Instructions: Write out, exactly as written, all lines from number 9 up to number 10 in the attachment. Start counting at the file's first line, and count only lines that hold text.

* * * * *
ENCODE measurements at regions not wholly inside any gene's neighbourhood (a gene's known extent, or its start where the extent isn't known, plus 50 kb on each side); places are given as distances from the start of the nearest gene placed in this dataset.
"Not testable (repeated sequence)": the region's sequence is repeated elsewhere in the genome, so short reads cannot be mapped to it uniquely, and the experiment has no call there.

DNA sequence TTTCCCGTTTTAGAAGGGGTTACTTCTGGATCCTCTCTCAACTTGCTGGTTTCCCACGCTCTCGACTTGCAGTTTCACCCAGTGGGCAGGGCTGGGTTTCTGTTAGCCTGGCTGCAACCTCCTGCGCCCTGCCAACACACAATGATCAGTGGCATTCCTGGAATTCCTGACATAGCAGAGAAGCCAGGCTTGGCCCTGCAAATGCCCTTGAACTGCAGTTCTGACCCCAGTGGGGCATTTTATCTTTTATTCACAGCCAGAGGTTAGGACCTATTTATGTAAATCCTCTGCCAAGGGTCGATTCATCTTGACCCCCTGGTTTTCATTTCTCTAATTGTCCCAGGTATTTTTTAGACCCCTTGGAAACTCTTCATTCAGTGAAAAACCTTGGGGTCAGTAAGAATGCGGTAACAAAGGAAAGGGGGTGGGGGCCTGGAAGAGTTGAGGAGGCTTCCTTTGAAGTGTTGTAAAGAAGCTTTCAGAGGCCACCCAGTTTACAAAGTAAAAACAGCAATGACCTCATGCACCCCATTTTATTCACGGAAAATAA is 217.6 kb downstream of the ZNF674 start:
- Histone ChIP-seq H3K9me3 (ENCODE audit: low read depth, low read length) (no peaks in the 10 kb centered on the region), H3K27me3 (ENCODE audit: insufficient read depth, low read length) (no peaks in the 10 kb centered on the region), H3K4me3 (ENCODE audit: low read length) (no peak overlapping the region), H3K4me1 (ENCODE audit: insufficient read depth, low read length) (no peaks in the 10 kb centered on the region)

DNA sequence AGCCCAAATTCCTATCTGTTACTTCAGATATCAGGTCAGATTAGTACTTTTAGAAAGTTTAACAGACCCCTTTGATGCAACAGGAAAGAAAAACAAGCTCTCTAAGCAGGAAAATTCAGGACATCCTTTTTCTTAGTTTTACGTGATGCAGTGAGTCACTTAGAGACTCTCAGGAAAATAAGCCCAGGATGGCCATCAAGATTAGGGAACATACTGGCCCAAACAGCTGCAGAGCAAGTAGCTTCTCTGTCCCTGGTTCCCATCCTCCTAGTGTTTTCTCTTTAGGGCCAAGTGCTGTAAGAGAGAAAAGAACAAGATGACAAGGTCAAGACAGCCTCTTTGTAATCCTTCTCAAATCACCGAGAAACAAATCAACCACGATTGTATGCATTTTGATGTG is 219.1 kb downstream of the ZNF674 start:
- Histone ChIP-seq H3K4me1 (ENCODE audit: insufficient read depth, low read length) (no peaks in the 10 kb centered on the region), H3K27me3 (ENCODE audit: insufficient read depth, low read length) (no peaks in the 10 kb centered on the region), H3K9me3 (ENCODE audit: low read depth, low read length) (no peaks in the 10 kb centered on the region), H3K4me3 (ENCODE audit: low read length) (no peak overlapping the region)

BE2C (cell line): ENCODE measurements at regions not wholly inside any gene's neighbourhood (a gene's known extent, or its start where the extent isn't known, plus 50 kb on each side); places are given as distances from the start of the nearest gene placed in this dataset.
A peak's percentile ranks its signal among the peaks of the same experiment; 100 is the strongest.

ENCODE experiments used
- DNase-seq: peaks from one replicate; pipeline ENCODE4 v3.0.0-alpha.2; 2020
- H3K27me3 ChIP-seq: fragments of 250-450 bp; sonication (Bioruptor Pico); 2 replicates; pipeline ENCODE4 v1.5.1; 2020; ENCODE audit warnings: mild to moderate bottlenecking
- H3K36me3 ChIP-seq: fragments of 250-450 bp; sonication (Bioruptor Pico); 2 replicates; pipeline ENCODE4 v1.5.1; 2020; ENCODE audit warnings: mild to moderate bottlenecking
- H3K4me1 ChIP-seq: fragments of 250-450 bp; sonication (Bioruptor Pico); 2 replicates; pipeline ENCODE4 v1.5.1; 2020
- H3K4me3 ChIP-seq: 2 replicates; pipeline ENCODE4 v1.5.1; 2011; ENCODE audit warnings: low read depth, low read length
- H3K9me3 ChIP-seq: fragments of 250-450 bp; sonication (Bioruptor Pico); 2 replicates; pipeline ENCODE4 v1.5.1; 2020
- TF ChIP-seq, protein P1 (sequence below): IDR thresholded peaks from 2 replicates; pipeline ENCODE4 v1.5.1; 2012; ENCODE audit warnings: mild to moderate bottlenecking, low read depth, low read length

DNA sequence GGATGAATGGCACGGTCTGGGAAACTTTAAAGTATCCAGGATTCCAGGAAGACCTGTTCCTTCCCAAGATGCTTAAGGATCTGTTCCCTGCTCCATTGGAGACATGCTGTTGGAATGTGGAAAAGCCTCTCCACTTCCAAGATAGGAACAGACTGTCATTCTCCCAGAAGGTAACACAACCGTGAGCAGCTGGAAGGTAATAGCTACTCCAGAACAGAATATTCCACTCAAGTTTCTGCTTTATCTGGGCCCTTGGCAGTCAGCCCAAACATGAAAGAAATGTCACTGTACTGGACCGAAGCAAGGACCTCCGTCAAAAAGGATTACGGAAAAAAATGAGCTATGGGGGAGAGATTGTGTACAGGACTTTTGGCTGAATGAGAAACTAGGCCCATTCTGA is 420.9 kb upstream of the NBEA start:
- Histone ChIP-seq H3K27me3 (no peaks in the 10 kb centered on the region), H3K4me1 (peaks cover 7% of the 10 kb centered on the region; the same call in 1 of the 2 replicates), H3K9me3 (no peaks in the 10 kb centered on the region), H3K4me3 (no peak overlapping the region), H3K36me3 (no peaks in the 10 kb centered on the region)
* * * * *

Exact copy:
ENCODE experiments used
- DNase-seq: peaks from one replicate; pipeline ENCODE4 v3.0.0-alpha.2; 2020